FDA puts 15 national retailers ‘on notice’ for allegedly selling tobacco products to minors

Walgreens in a statement said it welcomes the opportunity. The drugstore chain said it has a “zero tolerance policy” regarding selling tobacco products to minors and any employee caught violating it is subject to immediate termination. Walgreens said it’s also promoting tobacco cessation in its stores.

“Retailers are on the frontlines of these efforts to reduce the health consequences of tobacco use and nicotine dependence,” Gottlieb said in a statement Monday. “Walgreens, and other retail chains, should take seriously not only their legal obligations, but also the substantial public health importance of preventing tobacco product sales to minors at their stores.”

The FDA also sent letters to more than 40 companies the agency suspects may have introduced e-cigarettes to the market without first getting the FDA’s permission. Starting in August 2016, the FDA has required manufacturers to submit new products for review before selling them.

Juul, the market leader, hit shelves in 2015. As Juul has gained popularity over the past year or so, dozens of look-a-like products have entered the market, possibly in violation of the FDA’s policy. Gottlieb said some of these companies may be trying to “capitalize on the troubling popularity of products like Juul among kids.”

“If tobacco products are being unlawfully marketed and sold outside the FDA’s compliance policy, we’ll take action,” he said Monday. “We simply cannot tolerate this behavior and will take additional action as needed.”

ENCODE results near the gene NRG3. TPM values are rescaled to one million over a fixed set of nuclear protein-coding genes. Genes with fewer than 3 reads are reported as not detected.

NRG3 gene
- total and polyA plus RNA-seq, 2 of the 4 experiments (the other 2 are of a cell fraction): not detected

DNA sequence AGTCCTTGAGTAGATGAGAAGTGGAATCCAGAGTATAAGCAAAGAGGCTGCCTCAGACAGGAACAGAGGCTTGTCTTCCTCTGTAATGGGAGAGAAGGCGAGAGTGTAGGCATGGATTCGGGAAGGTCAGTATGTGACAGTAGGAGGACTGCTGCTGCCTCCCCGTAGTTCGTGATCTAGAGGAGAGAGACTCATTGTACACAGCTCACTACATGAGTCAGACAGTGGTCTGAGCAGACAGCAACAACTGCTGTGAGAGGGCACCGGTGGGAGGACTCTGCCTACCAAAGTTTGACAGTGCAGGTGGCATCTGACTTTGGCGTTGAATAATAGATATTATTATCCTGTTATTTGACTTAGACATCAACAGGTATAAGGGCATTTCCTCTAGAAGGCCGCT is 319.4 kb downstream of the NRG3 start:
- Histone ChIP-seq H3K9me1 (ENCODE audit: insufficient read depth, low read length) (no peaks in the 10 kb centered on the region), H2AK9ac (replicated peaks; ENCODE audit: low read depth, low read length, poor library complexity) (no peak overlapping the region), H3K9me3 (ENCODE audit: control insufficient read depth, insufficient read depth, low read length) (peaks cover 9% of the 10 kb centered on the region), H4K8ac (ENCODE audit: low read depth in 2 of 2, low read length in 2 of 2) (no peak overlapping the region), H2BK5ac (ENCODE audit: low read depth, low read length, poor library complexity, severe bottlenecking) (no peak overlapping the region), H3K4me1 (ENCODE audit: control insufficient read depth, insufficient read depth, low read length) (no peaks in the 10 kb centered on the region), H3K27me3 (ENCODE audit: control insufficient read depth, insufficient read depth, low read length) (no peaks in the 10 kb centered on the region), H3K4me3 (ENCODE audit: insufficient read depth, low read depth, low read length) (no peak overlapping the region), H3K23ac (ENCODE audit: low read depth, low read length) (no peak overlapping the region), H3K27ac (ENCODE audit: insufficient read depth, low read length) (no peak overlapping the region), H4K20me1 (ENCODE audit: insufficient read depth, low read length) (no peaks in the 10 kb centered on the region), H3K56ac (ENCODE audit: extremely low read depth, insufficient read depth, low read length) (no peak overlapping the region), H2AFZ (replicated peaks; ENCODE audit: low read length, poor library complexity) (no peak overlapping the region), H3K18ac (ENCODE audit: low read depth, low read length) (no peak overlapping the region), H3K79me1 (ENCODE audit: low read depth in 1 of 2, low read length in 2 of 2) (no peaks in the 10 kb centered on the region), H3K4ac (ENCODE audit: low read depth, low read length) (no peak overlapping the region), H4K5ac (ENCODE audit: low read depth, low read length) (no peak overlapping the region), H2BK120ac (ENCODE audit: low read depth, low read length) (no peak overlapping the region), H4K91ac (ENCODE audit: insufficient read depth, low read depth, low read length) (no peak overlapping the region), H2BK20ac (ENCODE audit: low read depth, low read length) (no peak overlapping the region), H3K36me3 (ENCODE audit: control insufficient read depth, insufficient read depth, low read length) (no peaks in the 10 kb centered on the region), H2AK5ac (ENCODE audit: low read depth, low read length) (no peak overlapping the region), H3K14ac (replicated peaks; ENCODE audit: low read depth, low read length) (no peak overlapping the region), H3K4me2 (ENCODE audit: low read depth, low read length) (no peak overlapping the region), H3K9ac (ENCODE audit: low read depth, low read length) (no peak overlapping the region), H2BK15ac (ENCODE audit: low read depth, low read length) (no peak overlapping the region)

The FDA also sent warning letters to several companies for selling e-cigarettes without a label warning consumers they contain nicotine.

The agency is trying to stem what public health officials are declaring an “epidemic” of teen vaping, with about one-fifth of high school seniors last year saying they used e-cigarettes. Gottlieb laid out a plan in November to effectively ban convenience stores from selling fruity flavors, a policy he is expected to formally introduce within weeks.

A BP spokesman said the company does not own and operate any convenience stores in the U.S. but that it expects all of its marketers to comply with the law and will take appropriate measures when it believes they have not met expectations or contractual obligations. A spokeswoman for Family Dollar said the retailer takes reports like this “very seriously” and is “fully committed” to complying with tobacco sales regulations.

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